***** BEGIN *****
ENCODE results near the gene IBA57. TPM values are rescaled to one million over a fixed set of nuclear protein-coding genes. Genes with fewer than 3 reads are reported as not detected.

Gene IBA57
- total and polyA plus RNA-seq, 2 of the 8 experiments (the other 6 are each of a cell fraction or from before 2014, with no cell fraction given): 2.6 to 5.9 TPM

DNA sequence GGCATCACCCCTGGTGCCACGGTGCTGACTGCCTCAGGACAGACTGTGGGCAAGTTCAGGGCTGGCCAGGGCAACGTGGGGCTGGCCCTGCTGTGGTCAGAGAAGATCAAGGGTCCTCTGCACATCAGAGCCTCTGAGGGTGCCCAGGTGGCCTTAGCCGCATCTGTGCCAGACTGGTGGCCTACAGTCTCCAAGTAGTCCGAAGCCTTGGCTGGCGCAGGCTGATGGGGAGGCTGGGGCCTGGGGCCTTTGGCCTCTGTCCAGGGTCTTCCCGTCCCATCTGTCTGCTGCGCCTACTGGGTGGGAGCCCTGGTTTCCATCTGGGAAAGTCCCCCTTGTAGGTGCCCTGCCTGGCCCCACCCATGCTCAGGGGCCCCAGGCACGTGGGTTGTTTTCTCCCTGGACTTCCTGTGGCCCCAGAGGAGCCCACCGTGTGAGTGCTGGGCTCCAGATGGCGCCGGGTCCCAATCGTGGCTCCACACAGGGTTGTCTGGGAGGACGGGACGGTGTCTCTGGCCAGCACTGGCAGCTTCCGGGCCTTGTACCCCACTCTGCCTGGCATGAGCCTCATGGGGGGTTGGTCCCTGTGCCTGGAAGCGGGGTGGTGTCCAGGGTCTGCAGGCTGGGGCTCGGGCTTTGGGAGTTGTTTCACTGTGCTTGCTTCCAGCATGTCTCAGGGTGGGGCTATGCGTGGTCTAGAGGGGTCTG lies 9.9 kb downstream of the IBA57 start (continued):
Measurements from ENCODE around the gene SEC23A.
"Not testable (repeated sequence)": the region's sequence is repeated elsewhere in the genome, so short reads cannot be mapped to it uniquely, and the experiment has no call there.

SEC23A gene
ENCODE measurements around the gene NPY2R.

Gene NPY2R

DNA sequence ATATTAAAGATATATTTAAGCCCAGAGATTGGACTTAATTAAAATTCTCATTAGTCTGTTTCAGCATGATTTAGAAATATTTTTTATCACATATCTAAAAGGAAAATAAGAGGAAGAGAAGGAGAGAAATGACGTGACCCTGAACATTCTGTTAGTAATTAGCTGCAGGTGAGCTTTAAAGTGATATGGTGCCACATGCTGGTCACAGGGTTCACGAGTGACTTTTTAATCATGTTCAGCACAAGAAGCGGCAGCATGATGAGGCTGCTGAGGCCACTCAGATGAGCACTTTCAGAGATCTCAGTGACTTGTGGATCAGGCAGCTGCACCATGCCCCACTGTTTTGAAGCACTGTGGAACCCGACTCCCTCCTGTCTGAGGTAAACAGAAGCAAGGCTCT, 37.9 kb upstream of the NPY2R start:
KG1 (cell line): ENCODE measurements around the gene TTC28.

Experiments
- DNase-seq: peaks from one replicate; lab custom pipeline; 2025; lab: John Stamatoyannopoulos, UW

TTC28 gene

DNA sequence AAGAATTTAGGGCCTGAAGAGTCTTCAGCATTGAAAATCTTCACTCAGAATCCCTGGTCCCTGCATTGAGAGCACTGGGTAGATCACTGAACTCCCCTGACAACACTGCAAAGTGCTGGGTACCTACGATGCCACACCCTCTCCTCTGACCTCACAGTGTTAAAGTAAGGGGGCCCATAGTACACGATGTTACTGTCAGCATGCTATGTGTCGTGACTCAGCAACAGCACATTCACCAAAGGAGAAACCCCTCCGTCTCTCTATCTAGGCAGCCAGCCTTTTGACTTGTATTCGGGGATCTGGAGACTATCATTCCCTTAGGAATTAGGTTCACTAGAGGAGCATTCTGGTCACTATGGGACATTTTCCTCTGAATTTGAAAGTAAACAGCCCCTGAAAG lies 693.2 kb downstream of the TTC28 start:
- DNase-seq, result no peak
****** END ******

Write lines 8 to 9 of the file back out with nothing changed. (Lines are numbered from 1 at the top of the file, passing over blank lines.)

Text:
ENCODE measurements around the gene NPY2R.

Gene NPY2R